Visualization, Explanation and Reasoning Styles in Mathematics / Edition 1by Paolo Mancosu
Pub. Date: 04/20/2005
Publisher: Springer Netherlands
This book contains groundbreaking contributions to the philosophical analysis of mathematical practice. Several philosophers of mathematics have recently called for an approach to philosophy of mathematics that pays more attention to mathematical practice. Questions concerning concept-formation, understanding, heuristics, changes in style of reasoning, the role of
This book contains groundbreaking contributions to the philosophical analysis of mathematical practice. Several philosophers of mathematics have recently called for an approach to philosophy of mathematics that pays more attention to mathematical practice. Questions concerning concept-formation, understanding, heuristics, changes in style of reasoning, the role of analogies and diagrams, etc. have become the subject of intense interest. The historians and philosophers in this book agree that there is more to understanding mathematics than a study of its logical structure. How are mathematical objects and concepts generated? How does the process tie up with justification? What role do visual images and diagrams play in mathematical activity? What are the different epistemic virtues (explanatoriness, understanding, visualizability, etc.) which are pursued and cherished by mathematicians in their work? The reader will find here systematic philosophical analyses as well as a wealth of philosophically informed case studies ranging from Babylonian, Greek, and Chinese mathematics to nineteenth century real and complex analysis.
Table of Contents
Contributing Authors. P. Mancosu, K.P. Jørgensen and S.A. Pedersen: Introduction. Part I. Mathematical Reasoning And Visualization.
P. Mancosu: Visualization in Logic and Mathematics. 1. Diagrams and Images in the Late Nineteenth Century. 2. The Return of the Visual as a Change in Mathematical Style. 3. New Directions of Research and Foundations of Mathematics. Acknowledgements. Notes. References. M. Giaquinto: From Symmetry Perception to Basic Geometry. Introduction. 1. Perceiving a Figure as a Square. 2. A Geometrical Concept for Squares. 3. Getting the Belief. 4. Is It Knowledge? 5. Summary. Notes. References. J.R. Brown: Naturalism, Pictures, and Platonic Intuitions. 1. Naturalism. 2. Platonism. 3. Godel's Platonism. 4. The Concept of Observable. 5. Proofs and Intuitions. 6. Maddy's Naturalism. 7. Refuting the Continuum Hypothesis. Acknowledgements. Appendix: Freiling's 'Philosophical' Refutation of CH. References. M. Giaquinto: Mathematical Activity. 1. Discovery. 2. Explanation. 3. Justification. 4. Refining and Extending the List of Activities. 5. Conc1uding Remarks. Notes. References. Part II. Mathematical Explanation and Proof Styles.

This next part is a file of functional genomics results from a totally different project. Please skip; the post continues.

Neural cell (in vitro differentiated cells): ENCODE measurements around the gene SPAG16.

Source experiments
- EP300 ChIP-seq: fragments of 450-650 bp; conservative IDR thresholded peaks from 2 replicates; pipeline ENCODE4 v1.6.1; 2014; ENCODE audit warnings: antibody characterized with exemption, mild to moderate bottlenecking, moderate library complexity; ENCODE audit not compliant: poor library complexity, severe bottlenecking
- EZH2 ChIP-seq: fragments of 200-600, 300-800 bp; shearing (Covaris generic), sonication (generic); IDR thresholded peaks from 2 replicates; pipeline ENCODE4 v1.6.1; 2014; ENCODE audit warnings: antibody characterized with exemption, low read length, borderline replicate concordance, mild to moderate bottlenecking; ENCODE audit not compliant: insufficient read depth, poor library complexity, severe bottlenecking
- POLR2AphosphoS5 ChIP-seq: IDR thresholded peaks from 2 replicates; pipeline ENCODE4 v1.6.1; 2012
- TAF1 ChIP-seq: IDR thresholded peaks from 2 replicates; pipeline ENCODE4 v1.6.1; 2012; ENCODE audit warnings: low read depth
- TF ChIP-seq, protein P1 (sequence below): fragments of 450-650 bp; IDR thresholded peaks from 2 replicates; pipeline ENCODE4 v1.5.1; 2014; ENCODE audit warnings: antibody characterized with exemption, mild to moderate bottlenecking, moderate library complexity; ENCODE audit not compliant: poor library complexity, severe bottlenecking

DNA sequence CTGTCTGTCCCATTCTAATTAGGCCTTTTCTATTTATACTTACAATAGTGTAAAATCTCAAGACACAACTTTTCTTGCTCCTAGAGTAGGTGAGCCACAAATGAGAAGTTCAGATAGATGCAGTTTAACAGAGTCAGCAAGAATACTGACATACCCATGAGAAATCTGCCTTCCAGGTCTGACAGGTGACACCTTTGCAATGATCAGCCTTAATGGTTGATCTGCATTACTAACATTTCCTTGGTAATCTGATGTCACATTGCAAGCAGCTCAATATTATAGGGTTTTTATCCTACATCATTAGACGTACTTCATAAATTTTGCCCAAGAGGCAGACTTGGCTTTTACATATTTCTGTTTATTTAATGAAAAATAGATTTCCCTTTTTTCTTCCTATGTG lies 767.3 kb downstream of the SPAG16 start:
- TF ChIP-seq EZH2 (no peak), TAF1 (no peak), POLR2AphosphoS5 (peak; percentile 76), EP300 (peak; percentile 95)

J. Høyrup: Tertium Non Datur: On Reasoning Styles in Early Mathematics. 1. Two Convenient Scapegoats. 2. Old Babylonian Geometric Proto-algebra. 3. Euc1idean Geometry. 4. Stations on the Road. 5. Other Greeks. 6. Proportionality - Reasoning and its Elimination. Notes. References. K. Chemla: The Interplay Between Proof and AIgorithm in 3rd Century China: The Operation as Prescription of Computation and the Operation as Argument. 1. Elements of Context. 2. Sketch of the Proof. 3. First Remarks on the Proof. 4. The Operation as Relation of Transformation. 5. The Essential Link Between Proof and AIgorithm. 6. Conc1usion. Appendix. Notes. References. J. Tappenden: Proof Style and Understanding in Mathematics I:Visualization, Unification and Axiom Choice. 1. Introduction - a 'New Riddle' of Deduction. 2. Understanding and Explanation in Mathematical Methodology: The Target. 3. Understanding, Unification and Explanation – Friedman. 4. Kitcher: Pattems of Argument. 5. Artin and Axiom Choice: 'Visual Reasoning' Without Vision. 6. Summary - the 'new Riddle of Deduction'. Notes. References. J. Hafner and P. Mancosu: The Varieties of Mathematical Explanations. 1. Back to the Facts Themselves. 2. Mathematical Explanation or Explanation in Mathematics? 3. The Search for Explanation within Mathematics. 4. Some Methodological Comments on the General Project. 5. Mark Steiner on Mathematical Explanation. 6. Kummer's Convergence Test. 7. A Test Case for Steiner's Theory. Appendix. Notes. References. R. Netz: The Aesthetics of Mathematics: A Study. 1. The Problem Motivated. 2. Sources of Beauty in Mathematics. 3. Conclusion. Notes. References. Index.
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